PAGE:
I have been a real slug of late when it comes to posting pictures here on The Glass Aerie. Part of it has been just interests in areas outside of looking at a computer, coldish weather, and whatever other excuse I can offer!
One place I do go with fair regularity is the local botanical garden, which like all such gardens, is designed to display plants and flowers throughout the season. Here, the first narcissus of earlier in the year – something I make special trips for as their presence is so fleeting.
I am finding the X100V to be an extremely pleasant carry-around camera, and the results aren’t have bad, either.
I took my Nikon N90s, Nikon 28-85 f2.8 Macro, and a roll of the new Kodak Ektachrome E100 to the botanical garden – always a favorite place! Springtime is the best, too, as trees and bulbs and plants are all in bloom. This was taken as the last of the narcissus bloomed and were fading away. At the gardens, the narcissus are the first up and first to fade.
I am pleased with the new Ektachrome E100. Yes, it’s a positive film, needing E6 chemistry to process, and it costs more than B&W or color. However, positive film has so much going for it, and here is more than ample proof. Film, camera, and lens all came together quite nicely.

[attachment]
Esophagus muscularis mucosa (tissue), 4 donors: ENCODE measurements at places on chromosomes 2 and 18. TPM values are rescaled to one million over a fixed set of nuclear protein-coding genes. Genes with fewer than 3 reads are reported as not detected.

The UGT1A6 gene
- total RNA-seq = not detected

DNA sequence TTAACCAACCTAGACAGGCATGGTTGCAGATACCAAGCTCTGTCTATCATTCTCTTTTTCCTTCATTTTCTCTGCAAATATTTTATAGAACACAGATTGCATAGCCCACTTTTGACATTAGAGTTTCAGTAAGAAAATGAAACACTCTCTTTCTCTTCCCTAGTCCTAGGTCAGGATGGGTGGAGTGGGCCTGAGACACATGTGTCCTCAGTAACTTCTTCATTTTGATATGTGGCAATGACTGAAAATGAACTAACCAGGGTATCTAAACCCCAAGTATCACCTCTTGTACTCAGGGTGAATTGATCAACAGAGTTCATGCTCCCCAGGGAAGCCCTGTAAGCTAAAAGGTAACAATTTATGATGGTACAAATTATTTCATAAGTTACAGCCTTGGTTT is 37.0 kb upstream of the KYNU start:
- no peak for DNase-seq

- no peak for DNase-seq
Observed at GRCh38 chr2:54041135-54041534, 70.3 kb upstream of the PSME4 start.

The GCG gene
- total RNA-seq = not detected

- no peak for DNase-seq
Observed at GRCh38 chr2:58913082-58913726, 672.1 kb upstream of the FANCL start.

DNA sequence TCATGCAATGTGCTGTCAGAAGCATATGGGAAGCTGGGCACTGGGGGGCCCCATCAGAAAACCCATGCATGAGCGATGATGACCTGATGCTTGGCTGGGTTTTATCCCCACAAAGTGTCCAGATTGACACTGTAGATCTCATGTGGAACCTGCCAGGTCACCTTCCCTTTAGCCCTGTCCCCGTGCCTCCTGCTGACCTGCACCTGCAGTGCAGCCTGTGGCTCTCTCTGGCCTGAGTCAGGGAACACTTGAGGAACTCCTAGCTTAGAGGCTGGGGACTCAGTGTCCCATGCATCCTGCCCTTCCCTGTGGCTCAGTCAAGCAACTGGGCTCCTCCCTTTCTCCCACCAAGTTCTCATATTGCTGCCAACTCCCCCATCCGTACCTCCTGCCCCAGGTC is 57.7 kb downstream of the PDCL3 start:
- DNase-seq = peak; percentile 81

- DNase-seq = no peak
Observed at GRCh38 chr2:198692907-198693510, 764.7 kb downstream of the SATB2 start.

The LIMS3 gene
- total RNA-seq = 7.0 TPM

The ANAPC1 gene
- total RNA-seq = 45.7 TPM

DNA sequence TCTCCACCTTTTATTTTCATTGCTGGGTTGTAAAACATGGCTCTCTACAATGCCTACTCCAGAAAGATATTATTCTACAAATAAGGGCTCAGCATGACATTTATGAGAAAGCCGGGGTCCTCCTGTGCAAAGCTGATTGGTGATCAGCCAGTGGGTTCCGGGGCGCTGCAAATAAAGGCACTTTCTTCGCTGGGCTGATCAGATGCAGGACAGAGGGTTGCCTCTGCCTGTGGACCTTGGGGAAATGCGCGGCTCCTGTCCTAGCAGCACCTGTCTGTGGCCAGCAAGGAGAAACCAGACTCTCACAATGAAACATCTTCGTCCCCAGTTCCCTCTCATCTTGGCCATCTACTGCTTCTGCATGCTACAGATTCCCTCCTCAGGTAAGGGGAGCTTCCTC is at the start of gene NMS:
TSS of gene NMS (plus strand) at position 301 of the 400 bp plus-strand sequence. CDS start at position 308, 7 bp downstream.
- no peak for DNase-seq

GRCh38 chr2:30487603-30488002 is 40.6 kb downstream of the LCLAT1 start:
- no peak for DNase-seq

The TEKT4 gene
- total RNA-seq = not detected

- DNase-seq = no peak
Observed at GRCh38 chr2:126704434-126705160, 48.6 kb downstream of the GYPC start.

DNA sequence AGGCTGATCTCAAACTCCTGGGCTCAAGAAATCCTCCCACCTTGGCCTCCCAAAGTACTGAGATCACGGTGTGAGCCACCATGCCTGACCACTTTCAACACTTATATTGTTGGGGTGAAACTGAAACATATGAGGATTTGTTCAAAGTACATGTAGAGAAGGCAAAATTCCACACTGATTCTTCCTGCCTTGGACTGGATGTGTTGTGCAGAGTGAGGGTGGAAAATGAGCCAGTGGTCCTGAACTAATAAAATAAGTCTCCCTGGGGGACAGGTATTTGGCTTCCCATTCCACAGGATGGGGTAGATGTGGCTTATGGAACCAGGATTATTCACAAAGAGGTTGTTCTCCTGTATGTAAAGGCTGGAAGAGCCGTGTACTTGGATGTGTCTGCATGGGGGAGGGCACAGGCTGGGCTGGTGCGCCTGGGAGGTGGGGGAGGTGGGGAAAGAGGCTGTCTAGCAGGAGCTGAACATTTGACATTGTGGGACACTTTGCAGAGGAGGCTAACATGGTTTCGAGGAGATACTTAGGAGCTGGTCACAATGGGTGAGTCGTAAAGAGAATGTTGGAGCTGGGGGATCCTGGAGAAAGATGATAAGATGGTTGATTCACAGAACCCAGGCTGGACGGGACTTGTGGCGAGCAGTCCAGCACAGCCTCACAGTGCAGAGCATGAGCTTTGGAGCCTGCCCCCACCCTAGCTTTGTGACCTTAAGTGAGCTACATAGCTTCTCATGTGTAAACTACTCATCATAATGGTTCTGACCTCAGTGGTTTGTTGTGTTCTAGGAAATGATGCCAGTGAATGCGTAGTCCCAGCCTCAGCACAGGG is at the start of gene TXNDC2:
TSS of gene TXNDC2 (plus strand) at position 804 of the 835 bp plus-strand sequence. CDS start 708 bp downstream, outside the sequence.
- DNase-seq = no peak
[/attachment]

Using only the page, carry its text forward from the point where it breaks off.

Nothing says Spring like the heady scent of narcissus. While I don’t have any in my own garden (why not??), the botanical garden has them placed in various areas throughout. It’s an annual hunt . . . some bloom earlier, some later, depending on location.
I can see why everyone is raving about the new film from Ilford! Ilford Ortho Plus 80 is an amazing film! I couldn’t wait to get my first roll back from being developed, and the image above is straight out of the camera, with minor dust removal, signature and frame added.
Being a slow film, detail is great, but the need for bright light is important as well. I used my Nikon N90s, which is by far one of my favorite cameras, and my carry-around-everywhere Nikon 28-85 f2.8 macro lens. I used box speed for the entire roll.